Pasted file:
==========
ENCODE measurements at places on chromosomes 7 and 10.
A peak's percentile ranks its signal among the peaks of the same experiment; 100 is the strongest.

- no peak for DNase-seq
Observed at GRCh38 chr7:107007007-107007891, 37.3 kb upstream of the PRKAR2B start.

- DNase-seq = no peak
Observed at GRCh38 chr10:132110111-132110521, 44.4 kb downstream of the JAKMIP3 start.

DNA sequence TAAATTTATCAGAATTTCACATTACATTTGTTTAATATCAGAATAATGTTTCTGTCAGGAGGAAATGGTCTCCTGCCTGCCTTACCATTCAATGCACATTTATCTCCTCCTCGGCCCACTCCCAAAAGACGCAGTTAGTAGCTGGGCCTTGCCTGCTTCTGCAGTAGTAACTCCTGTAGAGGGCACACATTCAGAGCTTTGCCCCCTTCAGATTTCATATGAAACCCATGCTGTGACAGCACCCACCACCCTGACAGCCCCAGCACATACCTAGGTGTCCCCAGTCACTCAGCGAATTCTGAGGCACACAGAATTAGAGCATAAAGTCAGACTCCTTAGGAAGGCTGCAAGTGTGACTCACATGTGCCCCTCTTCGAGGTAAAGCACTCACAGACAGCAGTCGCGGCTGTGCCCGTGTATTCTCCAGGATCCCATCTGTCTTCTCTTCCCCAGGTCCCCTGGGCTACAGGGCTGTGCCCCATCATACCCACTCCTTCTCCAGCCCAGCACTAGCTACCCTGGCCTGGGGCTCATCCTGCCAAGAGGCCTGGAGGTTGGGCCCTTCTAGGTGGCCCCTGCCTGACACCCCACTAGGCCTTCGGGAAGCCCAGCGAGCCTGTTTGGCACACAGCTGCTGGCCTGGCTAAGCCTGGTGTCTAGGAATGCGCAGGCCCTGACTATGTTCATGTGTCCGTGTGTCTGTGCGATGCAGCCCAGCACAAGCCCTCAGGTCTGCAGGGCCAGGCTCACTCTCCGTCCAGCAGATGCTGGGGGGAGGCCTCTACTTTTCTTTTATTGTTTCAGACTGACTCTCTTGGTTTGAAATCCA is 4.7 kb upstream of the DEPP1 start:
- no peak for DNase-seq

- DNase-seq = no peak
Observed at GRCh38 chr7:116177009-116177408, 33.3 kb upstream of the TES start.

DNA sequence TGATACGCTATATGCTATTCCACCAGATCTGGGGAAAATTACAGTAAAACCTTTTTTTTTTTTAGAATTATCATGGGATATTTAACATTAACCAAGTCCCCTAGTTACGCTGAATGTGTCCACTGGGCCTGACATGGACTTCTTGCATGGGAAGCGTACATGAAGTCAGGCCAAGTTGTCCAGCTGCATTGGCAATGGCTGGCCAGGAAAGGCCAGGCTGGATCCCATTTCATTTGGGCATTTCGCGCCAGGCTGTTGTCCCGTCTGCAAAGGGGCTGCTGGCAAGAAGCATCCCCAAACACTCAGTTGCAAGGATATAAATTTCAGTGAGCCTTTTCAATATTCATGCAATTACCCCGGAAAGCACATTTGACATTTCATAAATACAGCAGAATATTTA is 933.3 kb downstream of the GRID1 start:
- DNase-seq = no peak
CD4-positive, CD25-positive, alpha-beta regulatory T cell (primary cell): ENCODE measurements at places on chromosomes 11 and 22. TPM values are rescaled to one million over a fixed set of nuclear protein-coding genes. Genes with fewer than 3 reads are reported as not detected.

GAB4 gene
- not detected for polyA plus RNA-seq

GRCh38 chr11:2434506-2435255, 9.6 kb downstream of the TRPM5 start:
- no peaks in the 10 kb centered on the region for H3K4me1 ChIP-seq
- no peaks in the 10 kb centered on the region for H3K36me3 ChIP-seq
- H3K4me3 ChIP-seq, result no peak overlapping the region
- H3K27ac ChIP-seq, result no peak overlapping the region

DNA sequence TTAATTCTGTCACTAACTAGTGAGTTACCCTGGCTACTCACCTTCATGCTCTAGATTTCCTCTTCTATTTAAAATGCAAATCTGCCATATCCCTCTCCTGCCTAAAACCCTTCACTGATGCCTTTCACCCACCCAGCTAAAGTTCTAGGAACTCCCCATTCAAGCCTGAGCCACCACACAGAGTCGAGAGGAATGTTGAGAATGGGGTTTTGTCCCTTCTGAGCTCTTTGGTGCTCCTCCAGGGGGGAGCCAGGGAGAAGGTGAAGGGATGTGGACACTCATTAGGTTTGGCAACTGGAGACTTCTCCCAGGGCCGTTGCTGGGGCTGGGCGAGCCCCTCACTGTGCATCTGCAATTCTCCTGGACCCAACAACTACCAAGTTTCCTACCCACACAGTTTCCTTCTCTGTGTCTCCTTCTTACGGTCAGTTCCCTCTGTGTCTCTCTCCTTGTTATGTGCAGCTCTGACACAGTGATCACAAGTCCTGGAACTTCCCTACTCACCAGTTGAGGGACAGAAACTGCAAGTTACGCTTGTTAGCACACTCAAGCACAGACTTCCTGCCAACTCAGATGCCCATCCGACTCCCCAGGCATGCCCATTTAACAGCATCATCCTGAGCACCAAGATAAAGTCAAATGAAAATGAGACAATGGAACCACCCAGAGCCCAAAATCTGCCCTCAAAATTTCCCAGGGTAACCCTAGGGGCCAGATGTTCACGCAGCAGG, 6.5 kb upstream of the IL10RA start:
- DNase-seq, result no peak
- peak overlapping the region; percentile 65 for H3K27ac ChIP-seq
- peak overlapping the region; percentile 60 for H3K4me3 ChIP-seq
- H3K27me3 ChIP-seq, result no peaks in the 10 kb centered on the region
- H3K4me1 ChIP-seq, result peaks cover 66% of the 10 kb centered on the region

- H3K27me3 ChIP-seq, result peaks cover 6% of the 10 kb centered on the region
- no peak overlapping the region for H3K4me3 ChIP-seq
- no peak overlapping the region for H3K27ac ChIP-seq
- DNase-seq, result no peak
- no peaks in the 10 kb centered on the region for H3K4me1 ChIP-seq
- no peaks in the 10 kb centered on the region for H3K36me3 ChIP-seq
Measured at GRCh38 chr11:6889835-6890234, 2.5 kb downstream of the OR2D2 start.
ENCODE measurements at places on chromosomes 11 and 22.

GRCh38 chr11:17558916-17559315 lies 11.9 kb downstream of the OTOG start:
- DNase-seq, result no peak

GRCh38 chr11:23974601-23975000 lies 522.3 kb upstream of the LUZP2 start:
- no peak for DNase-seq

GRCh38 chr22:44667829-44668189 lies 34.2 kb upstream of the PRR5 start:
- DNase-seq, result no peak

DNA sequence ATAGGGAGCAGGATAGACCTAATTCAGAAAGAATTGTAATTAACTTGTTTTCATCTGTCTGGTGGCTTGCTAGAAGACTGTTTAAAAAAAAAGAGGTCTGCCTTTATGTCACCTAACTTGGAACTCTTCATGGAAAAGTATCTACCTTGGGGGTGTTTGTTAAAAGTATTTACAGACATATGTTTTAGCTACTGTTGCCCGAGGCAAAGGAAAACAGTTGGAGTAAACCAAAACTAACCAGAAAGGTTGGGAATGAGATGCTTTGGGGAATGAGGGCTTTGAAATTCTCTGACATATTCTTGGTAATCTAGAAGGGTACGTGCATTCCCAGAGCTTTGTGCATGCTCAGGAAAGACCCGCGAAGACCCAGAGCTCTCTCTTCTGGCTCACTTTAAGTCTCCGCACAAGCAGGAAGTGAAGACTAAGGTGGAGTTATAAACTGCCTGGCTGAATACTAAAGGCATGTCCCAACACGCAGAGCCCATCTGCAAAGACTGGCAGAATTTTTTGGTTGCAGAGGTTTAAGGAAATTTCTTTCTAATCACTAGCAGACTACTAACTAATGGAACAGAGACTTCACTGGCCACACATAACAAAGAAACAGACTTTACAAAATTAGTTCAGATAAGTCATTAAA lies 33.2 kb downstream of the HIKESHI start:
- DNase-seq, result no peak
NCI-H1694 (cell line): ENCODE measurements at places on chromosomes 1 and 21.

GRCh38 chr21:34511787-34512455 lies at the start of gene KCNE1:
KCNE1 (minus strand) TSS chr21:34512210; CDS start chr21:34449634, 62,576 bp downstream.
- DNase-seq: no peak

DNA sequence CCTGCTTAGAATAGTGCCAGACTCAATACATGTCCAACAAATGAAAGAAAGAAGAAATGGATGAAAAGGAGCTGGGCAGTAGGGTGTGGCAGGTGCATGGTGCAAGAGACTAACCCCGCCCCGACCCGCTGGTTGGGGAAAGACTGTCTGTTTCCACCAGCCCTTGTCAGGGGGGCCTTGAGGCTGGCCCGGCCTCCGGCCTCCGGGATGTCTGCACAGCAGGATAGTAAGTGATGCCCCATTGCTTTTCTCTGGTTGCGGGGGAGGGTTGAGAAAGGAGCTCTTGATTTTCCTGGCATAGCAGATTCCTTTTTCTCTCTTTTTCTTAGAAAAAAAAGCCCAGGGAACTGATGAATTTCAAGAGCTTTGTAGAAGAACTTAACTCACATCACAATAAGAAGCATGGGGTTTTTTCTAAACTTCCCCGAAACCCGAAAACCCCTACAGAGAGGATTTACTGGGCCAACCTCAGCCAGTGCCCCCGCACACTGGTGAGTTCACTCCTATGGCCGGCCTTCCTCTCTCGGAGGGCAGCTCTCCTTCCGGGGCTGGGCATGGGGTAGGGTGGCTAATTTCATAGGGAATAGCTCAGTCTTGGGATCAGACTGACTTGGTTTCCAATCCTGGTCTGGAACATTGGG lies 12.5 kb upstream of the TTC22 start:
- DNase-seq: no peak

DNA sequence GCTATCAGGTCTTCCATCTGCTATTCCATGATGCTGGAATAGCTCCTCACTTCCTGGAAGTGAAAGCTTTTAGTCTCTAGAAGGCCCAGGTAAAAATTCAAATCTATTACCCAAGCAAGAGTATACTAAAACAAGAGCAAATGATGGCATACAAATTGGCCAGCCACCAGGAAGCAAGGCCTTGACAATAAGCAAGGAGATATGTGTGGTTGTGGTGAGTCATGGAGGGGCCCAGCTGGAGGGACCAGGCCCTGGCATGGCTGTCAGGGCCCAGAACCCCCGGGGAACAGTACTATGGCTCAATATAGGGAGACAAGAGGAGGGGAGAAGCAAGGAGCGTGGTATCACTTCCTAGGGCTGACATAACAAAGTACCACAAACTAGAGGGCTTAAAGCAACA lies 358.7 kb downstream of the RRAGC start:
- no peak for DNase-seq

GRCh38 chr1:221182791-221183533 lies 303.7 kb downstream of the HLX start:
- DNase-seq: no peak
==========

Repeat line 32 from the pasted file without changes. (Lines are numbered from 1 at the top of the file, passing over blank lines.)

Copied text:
- no peaks in the 10 kb centered on the region for H3K36me3 ChIP-seq